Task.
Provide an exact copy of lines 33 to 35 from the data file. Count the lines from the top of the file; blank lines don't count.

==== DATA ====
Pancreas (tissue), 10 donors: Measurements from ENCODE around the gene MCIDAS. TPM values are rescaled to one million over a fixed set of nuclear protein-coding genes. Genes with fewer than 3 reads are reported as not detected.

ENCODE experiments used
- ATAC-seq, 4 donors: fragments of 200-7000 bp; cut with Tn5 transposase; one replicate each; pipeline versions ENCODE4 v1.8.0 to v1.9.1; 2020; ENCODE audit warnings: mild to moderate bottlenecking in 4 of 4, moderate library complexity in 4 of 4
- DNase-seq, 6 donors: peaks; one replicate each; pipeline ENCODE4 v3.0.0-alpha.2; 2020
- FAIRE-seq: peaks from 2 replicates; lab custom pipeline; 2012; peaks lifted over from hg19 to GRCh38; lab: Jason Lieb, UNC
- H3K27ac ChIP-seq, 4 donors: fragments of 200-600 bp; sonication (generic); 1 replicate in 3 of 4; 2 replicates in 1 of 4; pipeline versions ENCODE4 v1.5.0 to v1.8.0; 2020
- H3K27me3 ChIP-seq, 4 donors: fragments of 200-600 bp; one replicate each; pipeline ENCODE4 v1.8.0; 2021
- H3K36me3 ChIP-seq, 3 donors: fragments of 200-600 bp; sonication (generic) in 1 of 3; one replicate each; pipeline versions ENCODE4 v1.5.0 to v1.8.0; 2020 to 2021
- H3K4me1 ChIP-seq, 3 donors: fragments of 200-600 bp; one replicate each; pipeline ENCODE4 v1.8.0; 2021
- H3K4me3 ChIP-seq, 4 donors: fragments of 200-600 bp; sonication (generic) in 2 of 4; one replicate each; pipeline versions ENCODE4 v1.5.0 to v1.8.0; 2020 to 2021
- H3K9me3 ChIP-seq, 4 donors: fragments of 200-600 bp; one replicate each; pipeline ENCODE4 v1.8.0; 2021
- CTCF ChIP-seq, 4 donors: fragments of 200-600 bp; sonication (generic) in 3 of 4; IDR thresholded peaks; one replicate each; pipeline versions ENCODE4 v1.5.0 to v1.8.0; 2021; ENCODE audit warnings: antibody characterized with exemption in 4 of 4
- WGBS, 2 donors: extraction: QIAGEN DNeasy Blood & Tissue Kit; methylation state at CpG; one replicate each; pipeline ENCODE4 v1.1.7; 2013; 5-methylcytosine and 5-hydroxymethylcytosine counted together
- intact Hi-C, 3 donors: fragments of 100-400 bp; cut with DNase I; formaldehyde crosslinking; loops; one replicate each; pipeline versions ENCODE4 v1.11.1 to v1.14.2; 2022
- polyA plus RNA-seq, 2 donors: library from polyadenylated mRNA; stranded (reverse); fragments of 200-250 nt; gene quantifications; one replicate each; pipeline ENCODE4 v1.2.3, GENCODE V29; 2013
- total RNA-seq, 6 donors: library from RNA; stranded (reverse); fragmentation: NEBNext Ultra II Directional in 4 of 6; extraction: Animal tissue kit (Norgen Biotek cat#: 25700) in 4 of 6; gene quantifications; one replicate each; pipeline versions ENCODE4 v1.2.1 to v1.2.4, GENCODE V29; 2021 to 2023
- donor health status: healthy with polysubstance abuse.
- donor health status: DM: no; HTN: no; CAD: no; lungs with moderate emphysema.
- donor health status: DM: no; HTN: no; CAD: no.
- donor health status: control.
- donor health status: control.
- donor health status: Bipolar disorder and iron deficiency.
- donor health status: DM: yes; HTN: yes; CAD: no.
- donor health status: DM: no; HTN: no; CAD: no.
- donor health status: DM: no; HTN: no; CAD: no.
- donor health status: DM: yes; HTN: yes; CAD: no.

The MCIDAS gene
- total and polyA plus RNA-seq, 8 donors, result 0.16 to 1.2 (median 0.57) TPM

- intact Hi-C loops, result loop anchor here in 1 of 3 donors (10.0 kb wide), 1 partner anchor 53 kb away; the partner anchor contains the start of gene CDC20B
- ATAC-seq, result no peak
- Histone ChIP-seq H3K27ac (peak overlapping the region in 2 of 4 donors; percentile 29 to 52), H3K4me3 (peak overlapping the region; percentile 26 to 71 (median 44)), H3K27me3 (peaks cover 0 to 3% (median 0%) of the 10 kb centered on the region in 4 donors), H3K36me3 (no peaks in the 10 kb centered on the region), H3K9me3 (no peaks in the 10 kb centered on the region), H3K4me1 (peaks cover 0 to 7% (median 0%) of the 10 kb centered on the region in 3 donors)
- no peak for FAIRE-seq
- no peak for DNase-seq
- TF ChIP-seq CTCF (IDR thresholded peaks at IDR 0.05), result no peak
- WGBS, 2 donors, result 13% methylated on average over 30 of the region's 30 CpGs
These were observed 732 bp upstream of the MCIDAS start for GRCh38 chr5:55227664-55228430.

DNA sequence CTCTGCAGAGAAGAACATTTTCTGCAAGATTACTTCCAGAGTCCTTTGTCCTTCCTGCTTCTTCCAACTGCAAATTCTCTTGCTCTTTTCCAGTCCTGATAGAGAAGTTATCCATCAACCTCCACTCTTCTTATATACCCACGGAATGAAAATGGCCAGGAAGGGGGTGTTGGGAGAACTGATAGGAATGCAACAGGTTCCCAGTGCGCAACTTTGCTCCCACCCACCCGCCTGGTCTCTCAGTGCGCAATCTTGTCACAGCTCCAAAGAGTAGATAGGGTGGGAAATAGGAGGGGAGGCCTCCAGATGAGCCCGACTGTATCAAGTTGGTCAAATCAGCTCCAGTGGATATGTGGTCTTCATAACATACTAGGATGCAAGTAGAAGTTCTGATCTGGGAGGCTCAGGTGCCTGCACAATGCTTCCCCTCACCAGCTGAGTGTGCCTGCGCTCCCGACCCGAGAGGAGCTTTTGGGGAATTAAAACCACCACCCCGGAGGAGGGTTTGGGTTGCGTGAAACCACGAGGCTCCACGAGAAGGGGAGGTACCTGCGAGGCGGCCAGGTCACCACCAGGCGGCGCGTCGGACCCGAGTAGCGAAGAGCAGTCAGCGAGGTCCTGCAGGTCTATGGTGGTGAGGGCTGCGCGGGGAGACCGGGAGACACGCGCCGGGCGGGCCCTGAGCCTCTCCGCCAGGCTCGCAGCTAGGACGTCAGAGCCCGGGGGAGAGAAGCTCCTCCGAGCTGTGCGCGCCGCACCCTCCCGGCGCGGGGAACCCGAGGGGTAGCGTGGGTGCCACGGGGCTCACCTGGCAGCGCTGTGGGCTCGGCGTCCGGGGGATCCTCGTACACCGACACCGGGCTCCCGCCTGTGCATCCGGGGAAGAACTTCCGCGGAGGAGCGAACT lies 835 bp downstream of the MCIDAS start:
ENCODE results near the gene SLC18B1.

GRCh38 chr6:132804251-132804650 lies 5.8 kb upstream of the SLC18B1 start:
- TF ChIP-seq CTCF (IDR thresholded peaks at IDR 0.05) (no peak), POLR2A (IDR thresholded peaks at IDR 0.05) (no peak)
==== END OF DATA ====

- no peak for DNase-seq
- TF ChIP-seq CTCF (IDR thresholded peaks at IDR 0.05), result no peak
- WGBS, 2 donors, result 13% methylated on average over 30 of the region's 30 CpGs